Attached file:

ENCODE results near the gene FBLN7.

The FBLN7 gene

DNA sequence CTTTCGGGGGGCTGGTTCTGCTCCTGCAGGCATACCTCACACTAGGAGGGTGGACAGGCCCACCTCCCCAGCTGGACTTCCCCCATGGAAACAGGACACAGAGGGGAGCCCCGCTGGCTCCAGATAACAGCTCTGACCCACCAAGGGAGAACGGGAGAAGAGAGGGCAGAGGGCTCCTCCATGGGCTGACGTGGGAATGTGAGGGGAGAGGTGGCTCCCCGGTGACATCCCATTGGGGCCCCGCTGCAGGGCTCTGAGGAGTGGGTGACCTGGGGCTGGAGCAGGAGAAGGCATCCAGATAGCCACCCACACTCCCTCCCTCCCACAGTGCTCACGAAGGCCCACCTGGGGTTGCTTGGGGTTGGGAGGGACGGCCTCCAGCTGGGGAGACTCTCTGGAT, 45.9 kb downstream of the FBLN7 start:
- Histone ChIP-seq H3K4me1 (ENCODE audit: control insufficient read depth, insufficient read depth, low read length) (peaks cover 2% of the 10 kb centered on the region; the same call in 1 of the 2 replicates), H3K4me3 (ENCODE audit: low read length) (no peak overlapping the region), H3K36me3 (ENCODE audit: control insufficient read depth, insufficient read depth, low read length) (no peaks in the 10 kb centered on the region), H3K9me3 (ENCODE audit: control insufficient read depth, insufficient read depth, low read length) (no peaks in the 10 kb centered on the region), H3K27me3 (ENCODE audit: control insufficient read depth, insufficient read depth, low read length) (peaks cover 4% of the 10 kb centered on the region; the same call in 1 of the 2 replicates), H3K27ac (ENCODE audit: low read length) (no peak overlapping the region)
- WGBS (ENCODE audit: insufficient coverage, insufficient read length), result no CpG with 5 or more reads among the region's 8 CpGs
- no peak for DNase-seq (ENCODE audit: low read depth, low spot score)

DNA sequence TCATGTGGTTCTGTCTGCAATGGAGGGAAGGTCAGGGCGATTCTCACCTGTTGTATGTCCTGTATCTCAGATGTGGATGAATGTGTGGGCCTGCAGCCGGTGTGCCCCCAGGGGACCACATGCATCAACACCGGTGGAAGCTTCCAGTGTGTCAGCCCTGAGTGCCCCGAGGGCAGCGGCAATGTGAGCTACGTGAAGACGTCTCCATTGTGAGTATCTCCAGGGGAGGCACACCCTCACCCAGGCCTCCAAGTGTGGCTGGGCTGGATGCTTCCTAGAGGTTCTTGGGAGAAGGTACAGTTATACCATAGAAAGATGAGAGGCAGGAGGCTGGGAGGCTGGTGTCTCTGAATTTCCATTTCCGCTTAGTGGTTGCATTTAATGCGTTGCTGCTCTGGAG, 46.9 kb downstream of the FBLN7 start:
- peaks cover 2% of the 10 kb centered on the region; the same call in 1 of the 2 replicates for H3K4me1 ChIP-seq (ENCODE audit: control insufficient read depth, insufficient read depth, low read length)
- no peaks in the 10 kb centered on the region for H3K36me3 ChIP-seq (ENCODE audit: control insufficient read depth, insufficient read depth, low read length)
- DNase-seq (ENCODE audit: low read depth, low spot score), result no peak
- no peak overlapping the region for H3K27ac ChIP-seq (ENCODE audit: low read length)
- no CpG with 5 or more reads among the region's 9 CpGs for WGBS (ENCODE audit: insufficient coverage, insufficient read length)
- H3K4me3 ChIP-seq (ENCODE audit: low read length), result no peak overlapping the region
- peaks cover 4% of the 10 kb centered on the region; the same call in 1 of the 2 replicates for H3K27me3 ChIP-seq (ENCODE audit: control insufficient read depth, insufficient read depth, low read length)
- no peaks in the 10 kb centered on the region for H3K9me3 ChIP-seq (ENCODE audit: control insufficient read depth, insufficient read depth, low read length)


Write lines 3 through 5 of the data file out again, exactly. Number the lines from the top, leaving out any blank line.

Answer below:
DNA sequence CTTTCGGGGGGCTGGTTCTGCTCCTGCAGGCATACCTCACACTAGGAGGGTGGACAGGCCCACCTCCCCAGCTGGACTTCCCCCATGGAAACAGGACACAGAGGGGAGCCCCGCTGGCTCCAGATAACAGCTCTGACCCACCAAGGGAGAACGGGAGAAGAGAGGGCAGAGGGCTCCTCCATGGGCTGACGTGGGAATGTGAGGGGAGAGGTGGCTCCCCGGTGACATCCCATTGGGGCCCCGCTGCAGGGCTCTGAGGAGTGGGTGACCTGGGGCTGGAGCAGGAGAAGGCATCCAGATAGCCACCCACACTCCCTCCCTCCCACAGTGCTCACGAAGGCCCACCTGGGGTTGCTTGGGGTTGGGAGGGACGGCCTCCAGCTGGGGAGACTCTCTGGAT, 45.9 kb downstream of the FBLN7 start:
- Histone ChIP-seq H3K4me1 (ENCODE audit: control insufficient read depth, insufficient read depth, low read length) (peaks cover 2% of the 10 kb centered on the region; the same call in 1 of the 2 replicates), H3K4me3 (ENCODE audit: low read length) (no peak overlapping the region), H3K36me3 (ENCODE audit: control insufficient read depth, insufficient read depth, low read length) (no peaks in the 10 kb centered on the region), H3K9me3 (ENCODE audit: control insufficient read depth, insufficient read depth, low read length) (no peaks in the 10 kb centered on the region), H3K27me3 (ENCODE audit: control insufficient read depth, insufficient read depth, low read length) (peaks cover 4% of the 10 kb centered on the region; the same call in 1 of the 2 replicates), H3K27ac (ENCODE audit: low read length) (no peak overlapping the region)
- WGBS (ENCODE audit: insufficient coverage, insufficient read length), result no CpG with 5 or more reads among the region's 8 CpGs